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Sedley Alley, Joshua Komisarjevski and Steven Hayes

Sedley Alley, Joshua Komisarjevski and Steven Hayes

On the morning of June 28, 2007, we awoke to learn that a man had died in Tennessee  overnight. And, unlike our normal reactions when we learn of any death, we rejoiced.

The man’s name was Sedley Alley. He died by lethal injection at the Riverbend Maximum Security in west Nashville for the 1985 murder of 19-year-old U.S. Marine Lance Corporal Suzanne Marie Collins. Before he took his leave, Alley had been on death row longer than Suzanne was alive on earth.

Now, with last week’s four-to-three decision by the Supreme Court of the State of Connecticut, two men will be spared a final resolution similar to Mr. Alley’s. And, unlike our normal reactions when we learn of any life saved, we grieved.

On the evening of July 12, 1985, while jogging on the Memphis Naval Air Station base in Millington, Tennessee, beautiful, blonde, 118-pound Suzanne Collins was attacked, abducted and hideously assaulted with a tree limb jammed with such force into her vagina that it ruptured internal organs up to her lungs. Sedley Alley, whose wife was a civilian employee on the base, was quickly picked up and charged with the murder. He had been angry that night and had to take it out on someone. Alley admitted the assault and murder, then changed his story three times. But there was never an ounce of reasonable doubt as to his guilt, which a jury confirmed at the conclusion of his trial.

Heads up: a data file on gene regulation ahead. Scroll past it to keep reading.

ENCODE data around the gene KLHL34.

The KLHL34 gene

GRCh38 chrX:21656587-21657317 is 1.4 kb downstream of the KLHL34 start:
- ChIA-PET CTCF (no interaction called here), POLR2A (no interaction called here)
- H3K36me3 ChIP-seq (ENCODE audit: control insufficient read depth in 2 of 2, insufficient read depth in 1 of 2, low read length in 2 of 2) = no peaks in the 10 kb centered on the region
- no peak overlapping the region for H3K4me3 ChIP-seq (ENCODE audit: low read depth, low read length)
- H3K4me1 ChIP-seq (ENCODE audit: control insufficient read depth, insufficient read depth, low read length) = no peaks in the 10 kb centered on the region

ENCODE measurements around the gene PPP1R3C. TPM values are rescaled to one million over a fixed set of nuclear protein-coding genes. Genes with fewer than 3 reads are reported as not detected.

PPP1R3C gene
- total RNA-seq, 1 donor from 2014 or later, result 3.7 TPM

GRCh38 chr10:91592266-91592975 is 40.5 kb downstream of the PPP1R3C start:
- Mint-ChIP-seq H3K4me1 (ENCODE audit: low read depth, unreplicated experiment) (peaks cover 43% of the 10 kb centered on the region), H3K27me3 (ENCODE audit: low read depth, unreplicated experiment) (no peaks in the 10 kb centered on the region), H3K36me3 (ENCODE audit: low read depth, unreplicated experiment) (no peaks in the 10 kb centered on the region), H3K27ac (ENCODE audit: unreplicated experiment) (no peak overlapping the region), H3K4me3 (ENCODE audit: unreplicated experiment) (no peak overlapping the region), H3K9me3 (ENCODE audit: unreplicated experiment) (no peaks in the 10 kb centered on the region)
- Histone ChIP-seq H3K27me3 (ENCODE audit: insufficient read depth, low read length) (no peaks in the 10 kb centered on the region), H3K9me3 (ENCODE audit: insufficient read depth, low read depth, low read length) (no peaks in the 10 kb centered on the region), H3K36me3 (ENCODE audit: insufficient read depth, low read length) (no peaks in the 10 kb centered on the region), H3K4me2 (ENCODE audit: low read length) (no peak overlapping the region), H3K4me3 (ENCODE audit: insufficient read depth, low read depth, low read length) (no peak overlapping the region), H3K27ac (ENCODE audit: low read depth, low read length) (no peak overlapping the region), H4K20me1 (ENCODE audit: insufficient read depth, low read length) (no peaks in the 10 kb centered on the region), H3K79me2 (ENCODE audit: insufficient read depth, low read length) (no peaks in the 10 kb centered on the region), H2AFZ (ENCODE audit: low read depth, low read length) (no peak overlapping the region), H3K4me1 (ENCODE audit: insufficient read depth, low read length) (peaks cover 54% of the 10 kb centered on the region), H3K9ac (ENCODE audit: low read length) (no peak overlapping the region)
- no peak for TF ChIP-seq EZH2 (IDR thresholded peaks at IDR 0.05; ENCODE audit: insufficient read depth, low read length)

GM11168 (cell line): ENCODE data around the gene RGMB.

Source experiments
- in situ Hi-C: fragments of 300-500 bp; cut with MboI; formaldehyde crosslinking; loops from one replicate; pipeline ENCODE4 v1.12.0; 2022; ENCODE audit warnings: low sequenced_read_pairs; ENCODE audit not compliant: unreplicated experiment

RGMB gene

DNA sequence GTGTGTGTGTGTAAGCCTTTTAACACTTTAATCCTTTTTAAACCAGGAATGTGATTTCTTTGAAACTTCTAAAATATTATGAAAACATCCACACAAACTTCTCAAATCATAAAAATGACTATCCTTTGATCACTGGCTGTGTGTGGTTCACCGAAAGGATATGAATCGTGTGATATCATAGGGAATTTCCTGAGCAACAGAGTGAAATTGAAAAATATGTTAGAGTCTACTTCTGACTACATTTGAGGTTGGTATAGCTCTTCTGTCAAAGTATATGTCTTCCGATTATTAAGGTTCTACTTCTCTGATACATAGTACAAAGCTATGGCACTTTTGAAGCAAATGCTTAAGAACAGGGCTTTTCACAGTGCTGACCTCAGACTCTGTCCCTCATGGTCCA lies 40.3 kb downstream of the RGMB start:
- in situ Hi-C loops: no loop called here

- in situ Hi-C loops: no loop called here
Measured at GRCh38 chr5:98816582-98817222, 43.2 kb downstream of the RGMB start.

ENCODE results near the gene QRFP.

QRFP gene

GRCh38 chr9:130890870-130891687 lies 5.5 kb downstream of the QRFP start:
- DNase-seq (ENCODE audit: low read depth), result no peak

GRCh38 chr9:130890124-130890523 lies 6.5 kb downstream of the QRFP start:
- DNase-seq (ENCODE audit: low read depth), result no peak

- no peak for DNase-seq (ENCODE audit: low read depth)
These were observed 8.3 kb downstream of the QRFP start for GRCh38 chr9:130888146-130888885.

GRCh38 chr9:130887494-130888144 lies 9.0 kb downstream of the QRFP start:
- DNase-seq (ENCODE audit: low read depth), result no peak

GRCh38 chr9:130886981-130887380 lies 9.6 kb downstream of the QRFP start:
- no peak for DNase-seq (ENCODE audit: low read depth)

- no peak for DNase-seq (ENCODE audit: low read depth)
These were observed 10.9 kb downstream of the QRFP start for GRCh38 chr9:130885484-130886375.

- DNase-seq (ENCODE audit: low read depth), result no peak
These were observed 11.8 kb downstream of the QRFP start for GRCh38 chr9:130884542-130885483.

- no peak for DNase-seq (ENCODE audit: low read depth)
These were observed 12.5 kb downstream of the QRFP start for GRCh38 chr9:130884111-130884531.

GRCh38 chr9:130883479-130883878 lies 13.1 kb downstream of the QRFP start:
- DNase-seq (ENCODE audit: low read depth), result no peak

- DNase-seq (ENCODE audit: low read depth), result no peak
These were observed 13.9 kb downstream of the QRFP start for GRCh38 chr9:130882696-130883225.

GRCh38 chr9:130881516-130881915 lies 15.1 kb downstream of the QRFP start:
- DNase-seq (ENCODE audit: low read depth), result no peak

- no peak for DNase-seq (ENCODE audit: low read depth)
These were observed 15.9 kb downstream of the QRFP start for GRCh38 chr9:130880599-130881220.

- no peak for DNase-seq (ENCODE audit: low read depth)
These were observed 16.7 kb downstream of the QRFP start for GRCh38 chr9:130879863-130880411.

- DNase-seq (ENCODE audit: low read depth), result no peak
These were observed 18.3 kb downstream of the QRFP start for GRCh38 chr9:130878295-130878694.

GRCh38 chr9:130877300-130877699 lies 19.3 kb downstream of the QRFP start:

In our recent book Law & Disorder, we recount how Alley’s ex-wife confirmed his guilt to us and admitted the burden she has been living under since that horrible night: that Suzanne died in her place.

We rejoiced at the execution because we had become very close with Suzanne’s parents Jack and Trudy Collins and her brother Steve. Since Suzanne’s death, their lives had been dedicated to achieving justice for her, and that meant her murderer should face the sentence the jury handed down. Though there is never any closure, finally they felt a measure of peace and balance that, to the extent possible, the justice system had done right by them.